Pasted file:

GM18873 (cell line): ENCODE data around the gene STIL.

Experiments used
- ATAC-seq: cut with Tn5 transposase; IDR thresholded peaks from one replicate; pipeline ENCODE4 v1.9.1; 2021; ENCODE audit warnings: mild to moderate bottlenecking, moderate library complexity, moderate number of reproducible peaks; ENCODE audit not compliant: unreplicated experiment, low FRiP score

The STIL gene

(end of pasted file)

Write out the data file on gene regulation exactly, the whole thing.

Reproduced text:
GM18873 (cell line): ENCODE data around the gene STIL.

Experiments used
- ATAC-seq: cut with Tn5 transposase; IDR thresholded peaks from one replicate; pipeline ENCODE4 v1.9.1; 2021; ENCODE audit warnings: mild to moderate bottlenecking, moderate library complexity, moderate number of reproducible peaks; ENCODE audit not compliant: unreplicated experiment, low FRiP score

The STIL gene